Literature Review

To identify the relevant literature, we searched the MEDLINE database from 1966 through February 2003 by using the exploded Medical Subject Headings coronary heart disease, exercise test, and mass screening and the keywords asymptomatic and screening. We limited the search to English-language articles on human subjects. To supplement our literature searches, we hand-searched the bibliographies of key articles, used other recent systematic reviews when available, and included references provided by expert reviewers that had not been identified by other mechanisms.

Study Eligibility and Data Abstraction

Two reviewers examined the abstracts of the articles identified in the initial MEDLINE search and selected a subset for a full-text review. The same reviewers examined the full text of the selected articles to determine final eligibility. One reviewer extracted information from eligible articles into evidence tables, and another reviewer checked the tables. They resolved disagreements by consensus.

To be eligible, studies had to have been performed in participants with no history of cardiovascular disease or to provide subset analysis for this group. Included studies on the detection of severe coronary artery obstruction reported the total number of persons screened to obtain the sample of persons with an abnormal result on exercise tolerance testing and the proportion of persons who were found to have coronary heart disease on angiography. The yield of exercise tolerance testing screening was determined by dividing the number of participants found to have abnormal results on angiography by the total number screened.

For the prognostic benefit of exercise tolerance testing, included studies reported the independent value of the test for predicting coronary heart disease events. We included studies that examined the prognostic benefit of exercise testing by using several different variables, including ST-segment depression, functional capacity, chronotropic incompetence, heart rate recovery, and development of exercise-induced premature ventricular contractions. We also included studies that used nuclear medicine imaging to detect ischemia. We excluded studies that did not use statistical methods to control for the effect of other risk factors (such as age or systolic blood pressure) on the estimate of the prognostic strength of a positive result on exercise tolerance testing. Table 1 shows information on excluded studies.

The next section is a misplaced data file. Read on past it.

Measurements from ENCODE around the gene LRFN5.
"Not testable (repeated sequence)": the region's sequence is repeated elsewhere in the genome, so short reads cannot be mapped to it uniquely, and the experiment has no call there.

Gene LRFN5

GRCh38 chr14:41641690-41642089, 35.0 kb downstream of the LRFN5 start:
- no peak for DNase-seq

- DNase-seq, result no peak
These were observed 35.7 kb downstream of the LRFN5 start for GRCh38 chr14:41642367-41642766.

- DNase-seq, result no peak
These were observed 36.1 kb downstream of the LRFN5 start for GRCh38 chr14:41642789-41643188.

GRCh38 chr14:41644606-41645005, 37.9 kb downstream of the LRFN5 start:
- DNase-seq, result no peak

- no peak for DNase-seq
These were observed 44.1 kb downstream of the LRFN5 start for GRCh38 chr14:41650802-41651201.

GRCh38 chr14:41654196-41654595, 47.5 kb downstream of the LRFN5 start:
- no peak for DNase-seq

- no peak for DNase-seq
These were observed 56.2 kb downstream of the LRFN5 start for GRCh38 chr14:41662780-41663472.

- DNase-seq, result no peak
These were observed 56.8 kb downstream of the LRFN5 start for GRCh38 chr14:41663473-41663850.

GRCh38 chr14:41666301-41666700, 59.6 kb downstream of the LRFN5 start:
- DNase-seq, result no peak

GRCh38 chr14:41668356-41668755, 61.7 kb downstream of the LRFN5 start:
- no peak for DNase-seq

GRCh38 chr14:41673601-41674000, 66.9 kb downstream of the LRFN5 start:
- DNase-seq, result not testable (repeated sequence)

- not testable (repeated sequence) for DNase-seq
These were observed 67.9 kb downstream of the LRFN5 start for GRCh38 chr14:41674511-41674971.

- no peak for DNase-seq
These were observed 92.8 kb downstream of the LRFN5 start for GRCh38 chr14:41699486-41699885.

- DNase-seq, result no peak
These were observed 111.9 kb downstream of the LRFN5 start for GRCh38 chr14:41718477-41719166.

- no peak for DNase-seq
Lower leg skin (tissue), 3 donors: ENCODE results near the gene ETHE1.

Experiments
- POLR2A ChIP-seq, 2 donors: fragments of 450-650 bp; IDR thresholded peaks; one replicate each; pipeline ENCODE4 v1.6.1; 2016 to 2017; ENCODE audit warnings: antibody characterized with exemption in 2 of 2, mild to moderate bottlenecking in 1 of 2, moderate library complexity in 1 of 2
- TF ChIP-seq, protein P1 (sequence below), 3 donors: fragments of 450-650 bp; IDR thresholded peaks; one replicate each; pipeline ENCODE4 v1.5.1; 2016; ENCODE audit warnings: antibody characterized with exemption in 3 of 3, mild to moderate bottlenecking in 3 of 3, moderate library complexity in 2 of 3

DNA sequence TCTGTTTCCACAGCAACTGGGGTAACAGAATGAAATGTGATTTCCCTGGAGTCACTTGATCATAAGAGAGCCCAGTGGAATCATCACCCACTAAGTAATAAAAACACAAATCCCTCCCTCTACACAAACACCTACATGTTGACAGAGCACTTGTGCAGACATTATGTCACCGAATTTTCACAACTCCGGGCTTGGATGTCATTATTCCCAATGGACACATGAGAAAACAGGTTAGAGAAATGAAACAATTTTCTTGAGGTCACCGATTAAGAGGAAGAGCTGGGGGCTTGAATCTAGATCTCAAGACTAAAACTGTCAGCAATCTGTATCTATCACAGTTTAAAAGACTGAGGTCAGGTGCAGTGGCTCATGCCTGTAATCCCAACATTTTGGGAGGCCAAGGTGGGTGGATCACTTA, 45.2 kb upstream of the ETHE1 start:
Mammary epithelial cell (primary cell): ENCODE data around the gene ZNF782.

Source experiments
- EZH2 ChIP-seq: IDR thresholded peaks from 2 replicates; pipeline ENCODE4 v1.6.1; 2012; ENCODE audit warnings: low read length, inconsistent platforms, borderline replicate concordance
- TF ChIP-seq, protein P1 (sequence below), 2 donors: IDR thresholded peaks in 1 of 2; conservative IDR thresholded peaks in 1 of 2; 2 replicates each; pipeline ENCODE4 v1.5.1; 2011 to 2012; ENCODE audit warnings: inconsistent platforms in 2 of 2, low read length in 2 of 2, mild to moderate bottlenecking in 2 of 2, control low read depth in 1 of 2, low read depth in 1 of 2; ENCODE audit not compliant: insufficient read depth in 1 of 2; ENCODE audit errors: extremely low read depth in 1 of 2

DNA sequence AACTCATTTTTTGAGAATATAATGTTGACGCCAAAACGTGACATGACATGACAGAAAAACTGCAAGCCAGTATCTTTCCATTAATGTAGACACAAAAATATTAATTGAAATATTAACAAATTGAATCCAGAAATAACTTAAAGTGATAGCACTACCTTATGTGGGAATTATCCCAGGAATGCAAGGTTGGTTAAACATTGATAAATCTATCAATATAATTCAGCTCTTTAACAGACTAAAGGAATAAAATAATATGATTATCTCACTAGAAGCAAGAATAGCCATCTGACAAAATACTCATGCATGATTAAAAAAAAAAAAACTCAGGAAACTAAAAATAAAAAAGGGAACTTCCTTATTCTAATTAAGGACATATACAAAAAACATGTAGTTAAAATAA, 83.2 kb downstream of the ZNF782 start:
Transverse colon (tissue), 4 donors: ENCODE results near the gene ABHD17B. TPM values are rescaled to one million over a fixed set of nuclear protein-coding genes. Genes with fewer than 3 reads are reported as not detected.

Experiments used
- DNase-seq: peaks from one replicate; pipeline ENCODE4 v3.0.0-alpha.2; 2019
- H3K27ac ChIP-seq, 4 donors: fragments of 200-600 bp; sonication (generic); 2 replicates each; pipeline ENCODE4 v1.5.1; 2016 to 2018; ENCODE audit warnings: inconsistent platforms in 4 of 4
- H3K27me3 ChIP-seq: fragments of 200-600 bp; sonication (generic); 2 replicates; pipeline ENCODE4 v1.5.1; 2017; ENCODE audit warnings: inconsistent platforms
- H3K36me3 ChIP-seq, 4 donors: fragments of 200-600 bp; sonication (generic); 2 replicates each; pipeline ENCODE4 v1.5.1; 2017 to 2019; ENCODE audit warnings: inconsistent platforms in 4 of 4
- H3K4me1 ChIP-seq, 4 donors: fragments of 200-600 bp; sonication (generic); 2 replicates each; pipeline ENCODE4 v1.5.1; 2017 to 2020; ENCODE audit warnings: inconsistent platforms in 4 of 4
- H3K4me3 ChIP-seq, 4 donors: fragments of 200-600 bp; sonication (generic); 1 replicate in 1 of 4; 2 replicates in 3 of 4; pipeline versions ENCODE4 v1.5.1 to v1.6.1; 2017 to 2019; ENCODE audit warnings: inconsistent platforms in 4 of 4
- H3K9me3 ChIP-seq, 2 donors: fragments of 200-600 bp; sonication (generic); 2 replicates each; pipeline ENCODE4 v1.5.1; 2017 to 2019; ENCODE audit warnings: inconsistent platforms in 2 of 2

The studies used different means of characterizing the prognostic benefit of screening with exercise tolerance testing. Many studies reported outcomes in terms of independent relative risk associated with a positive (versus a negative) screening test. Others used diagnostic test terminology, such as “sensitivity and specificity” or “positive predictive value.” In such cases, the terms are used to indicate test accuracy over the entire follow-up period rather than at 1 point in time.

To assess whether a relationship exists between sensitivity of exercise tolerance testing for future coronary heart disease and duration of follow-up, we examined the correlation between reported sensitivity and mean duration of follow-up by using Stata statistical software, version 7.0 (Stata Corp., Chicago, Illinois).

Data Summary and Quality Assessment

We rated the quality of the included articles according to criteria developed by the U.S. Preventive Services Task Force Methods Work Group (9). For the studies shown in Table 2, we considered several factors that affect quality, chiefly the percentage of patients with a positive result on exercise tolerance testing who underwent catheterization and how completely outcomes were assessed. We used the final set of eligible articles to create evidence tables and produce the larger evidence report, which also included evaluation of resting electrocardiography and electron-beam computed tomography to detect coronary calcium. The full evidence report was subjected to external peer review and was revised on the basis of the comments received; we used the revised report as the basis for this article. Tables 3 and 4 show information only from studies judged “good.”

Table Jump PlaceholderTable 2.  Studies of the Use of Exercise Electrocardiography To Detect Asymptomatic Prevalent Coronary Heart Disease
Table Jump PlaceholderTable 3.  Association between Abnormal ST-Segment Response to Exercise and Coronary Heart Disease Events in Asymptomatic Persons
Table Jump PlaceholderTable 4.  Association between Exercise Predictors and Coronary Heart Disease Events in Asymptomatic Persons
Role of the Funding Agency

This evidence report was funded through a contract to the RTI–University of North Carolina Evidence-based Practice Center from the Agency for Healthcare Research and Quality. Staff of the funding agency contributed to the study design, reviewed draft and final manuscripts, and made editing suggestions.

We identified 713 articles for review. We reviewed the abstracts and retained 55 articles that examined the diagnostic or prognostic significance of screening with exercise tolerance testing. After full article review, we kept 31 articles representing 29 studies that met the inclusion criteria (1040). We identified another 11 articles for inclusion through review of reference lists and input of expert reviewers (8, 4150). Table 1 lists articles that were excluded during review of the full articles and the reason for exclusion (5174).